(Originally published 03/11)
For my first rimfire review, I have decided to cover my favorite plinker: the Heritage Rough Rider single action revolver, which has become my favorite firearm to shoot. When I go to the range, this gun almost always accompanies me. Why? Because it is accurate, inexpensive to shoot, and, if for no other reason, it is just plain FUN!
A little history lesson first. Heritage Manufacturing operates out of Opa Locka, Florida. It is an American owned and operated company in the business of providing fine firearms at relatively low cost to consumers all across our country. Heritage manufactures its rimfire line of pistols, the Rough Riders, here in the States. A line of big bore single action revolvers is also produced, but these are made from parts manufactured in Italy, then imported and assembled at the Florida plant.
The Rough Rider revolvers are available in both .22 LR (which also allows the use of .22 CB,.22 Short, and .22 Long) as well as .22 WMR, and some, like mine, come with both cylinders which can be swapped out in a matter of seconds by simply pushing in the cylinder-pin release, pulling the pin out, lifting out the cylinder, and replacing it with the new cylinder, then re-inserting the cylinder-pin. Barrel lengths vary from 3.5″ up to a full 9″. There are two types of frames available for these guns: where it is allowed by State law, you can get a RR with an alloy frame, and in other states (HI, SC, IL, and MN) a steel frame is available. The alloy frame is certainly strong enough for the low-power of the rimfire rounds, and it reduces costs, making these pistols some of the most affordable revolvers on the market, under $200 in many places, depending on model (I paid $180 for mine, a blued finish, pearl handled, 6.5″ barrel LR/ WMR combo gun).
A variety of finishes is available, with a traditional blue (which I opted for), a case-hardened finish, a black satin, and a silver satin finish. Purchasers also have a decent selection of grips to choose from, including colored laminated wood grips, Cocobolo grips, synthetic pearl finishes (mine wears the white pearl grips… yeah, call me a New Orleans pimp), as well as synthetic ivory stocks. Some of the Rough Riders come with old fashioned fixed sights which consist of a front blade and a grooved top-strap for the rear sight, while others have adjustable sights. And every Heritage Rough Rider comes with a hammer-block manual safety, an unusual addition to a single action revolver, and one that takes getting used to (I feel that it is unnecessary, but as a former attorney, I understand why the company has opted to include it).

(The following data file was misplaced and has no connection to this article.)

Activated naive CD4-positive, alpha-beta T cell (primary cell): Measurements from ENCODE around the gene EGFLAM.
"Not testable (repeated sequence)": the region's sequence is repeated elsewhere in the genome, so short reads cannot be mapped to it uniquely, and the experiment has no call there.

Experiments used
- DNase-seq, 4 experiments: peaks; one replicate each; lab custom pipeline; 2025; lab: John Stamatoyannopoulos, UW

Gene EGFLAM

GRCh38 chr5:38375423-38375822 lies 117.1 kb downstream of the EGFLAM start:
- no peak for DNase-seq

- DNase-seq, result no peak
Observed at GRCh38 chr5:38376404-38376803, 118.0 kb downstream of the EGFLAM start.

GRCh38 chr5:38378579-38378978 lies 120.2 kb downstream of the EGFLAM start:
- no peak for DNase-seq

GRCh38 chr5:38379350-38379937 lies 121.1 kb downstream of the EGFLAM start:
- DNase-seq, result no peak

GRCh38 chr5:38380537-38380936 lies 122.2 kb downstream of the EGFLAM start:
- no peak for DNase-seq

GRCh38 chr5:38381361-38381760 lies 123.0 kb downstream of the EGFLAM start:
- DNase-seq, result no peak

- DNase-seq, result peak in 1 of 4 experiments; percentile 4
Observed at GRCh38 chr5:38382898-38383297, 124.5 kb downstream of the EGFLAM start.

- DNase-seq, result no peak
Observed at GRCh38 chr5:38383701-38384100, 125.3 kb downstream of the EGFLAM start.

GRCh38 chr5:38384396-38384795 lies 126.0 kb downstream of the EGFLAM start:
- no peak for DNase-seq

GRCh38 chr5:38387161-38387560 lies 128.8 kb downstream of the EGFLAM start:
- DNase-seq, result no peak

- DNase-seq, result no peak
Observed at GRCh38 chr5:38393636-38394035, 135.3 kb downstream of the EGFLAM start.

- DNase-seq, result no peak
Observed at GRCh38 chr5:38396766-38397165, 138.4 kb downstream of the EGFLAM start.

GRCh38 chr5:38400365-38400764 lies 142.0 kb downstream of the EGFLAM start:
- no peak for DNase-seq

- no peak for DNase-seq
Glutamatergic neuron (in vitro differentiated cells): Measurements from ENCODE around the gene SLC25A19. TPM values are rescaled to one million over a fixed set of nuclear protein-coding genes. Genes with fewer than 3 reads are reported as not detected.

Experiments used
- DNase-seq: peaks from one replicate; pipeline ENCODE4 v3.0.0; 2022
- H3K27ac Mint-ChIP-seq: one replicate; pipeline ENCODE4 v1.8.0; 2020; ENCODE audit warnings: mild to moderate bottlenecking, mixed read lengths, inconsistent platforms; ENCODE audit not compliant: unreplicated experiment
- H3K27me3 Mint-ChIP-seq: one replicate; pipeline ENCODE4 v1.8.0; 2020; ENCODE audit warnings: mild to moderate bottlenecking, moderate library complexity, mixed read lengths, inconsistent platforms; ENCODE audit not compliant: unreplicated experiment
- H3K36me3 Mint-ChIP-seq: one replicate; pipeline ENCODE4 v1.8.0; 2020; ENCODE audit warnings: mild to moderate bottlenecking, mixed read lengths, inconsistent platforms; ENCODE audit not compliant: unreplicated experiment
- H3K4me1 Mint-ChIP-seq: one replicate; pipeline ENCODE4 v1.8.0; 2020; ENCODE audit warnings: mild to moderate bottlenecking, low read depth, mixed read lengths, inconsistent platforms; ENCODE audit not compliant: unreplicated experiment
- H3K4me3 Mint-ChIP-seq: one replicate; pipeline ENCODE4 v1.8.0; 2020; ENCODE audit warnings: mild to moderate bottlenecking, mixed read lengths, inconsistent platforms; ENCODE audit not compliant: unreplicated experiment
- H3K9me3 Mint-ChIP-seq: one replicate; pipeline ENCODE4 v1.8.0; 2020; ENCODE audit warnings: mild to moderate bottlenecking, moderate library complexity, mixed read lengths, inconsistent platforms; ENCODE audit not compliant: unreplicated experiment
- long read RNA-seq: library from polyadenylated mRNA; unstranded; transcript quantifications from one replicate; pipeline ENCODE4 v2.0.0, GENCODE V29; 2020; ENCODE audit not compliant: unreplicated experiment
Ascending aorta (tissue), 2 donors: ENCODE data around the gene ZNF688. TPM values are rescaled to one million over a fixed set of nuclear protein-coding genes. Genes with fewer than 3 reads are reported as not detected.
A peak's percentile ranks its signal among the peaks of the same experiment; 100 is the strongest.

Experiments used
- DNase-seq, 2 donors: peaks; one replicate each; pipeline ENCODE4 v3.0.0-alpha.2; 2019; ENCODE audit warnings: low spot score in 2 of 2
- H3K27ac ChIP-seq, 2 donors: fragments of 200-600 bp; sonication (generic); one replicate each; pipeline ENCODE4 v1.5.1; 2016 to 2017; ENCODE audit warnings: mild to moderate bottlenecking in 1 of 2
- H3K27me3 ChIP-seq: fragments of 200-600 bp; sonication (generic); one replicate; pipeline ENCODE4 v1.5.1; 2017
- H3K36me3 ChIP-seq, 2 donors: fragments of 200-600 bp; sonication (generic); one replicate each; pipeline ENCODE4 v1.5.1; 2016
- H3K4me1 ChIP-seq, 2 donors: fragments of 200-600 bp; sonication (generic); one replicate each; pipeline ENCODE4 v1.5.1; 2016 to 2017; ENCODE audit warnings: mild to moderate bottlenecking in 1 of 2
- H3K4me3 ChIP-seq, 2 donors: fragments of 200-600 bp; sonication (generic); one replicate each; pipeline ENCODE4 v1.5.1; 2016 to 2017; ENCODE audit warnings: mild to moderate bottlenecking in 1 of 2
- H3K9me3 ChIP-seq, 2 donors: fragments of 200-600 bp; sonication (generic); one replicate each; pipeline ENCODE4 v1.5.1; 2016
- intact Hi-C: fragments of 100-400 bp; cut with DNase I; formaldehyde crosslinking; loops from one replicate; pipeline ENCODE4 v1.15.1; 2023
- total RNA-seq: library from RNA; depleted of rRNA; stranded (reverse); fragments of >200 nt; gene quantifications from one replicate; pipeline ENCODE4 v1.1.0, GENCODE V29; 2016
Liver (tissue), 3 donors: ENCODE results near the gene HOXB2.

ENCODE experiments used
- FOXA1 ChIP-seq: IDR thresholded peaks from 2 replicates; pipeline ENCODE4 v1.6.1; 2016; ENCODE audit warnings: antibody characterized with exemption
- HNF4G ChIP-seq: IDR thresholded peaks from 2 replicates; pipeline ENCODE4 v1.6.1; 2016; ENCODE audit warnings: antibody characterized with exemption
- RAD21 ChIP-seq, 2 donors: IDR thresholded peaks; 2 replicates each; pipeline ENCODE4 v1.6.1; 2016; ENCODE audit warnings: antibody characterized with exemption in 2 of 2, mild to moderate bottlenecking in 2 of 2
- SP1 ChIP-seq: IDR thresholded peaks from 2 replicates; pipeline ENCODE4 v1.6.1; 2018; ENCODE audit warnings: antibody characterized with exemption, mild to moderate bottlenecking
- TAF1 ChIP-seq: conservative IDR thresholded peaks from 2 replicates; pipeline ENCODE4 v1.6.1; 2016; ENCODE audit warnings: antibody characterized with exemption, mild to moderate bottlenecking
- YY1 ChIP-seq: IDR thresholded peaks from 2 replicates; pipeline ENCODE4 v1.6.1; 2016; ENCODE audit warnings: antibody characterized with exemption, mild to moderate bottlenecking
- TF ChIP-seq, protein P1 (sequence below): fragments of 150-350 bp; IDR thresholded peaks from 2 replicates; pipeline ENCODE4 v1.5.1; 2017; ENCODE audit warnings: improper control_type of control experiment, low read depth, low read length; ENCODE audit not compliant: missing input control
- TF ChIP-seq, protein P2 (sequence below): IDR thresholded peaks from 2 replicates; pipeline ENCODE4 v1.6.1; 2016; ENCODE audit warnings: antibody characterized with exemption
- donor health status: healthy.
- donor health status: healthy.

Ok, sure… but how does it shoot? Thought you would never ask. As of the posting of this column, I have fired approximately 1250 rounds of .22LR, 50 rounds of .22 Super Colibri, and 70 rounds of .22 WMR through my Rough Rider. I have never had a single malfunction, apart from having ammunition which failed to fire or squibbed (look for my upcoming review of Remington Thunderbolt ammunition). Even when fanning back the hammer and firing as fast as I can, the timing and cylinder lock-up has always been right on. While I have heard from other owners that have had to tweak their front sight blades to achieve accuracy, mine was dead on right out of the box. One of my favorite skill tests is to line up shotgun shells at 10 and 15 yards and plink at them with this pistol. And this gun is more than capable of making them dance, even at those ranges. I have found that the gun seems to be a bit more accurate with LR rounds than with WMR, which is counter-intuitive to me, but seems to be borne out by the performance of the gun.
After all of those rounds, and the cleanings, and the holstering and unholstering, the finish still seems to be holding up very well, with just a little darkening on the frame around the forcing cone, but a lot of rimfire ammunition is notoriously dirty, and I imagine that has a lot to do with that. The trigger is not the best in the world (not compared to, say, my dad’s old Ruger Single Six, for example), but it seems to have improved with use.
All-in-all, this has been one of my best purchases. I use this gun on a regular basis, and do not see that changing any time soon. Maybe I am just living out my childhood cowboy fantasies (which will also be addressed in my upcoming review of the Henry Golden Boy), but there are few firearms that I enjoy shooting as much as this little revolver. Is it destined to be a family heirloom? Not at all. But I would not be surprised if my Heritage Rough Rider is still being used by future generations of my family in the years to come.
For more information, go to http://www.heritagemfg.com .
UPDATE: As of May, 2012, Heritage Manufacturing is now part of the TaurusUSA family of firearms.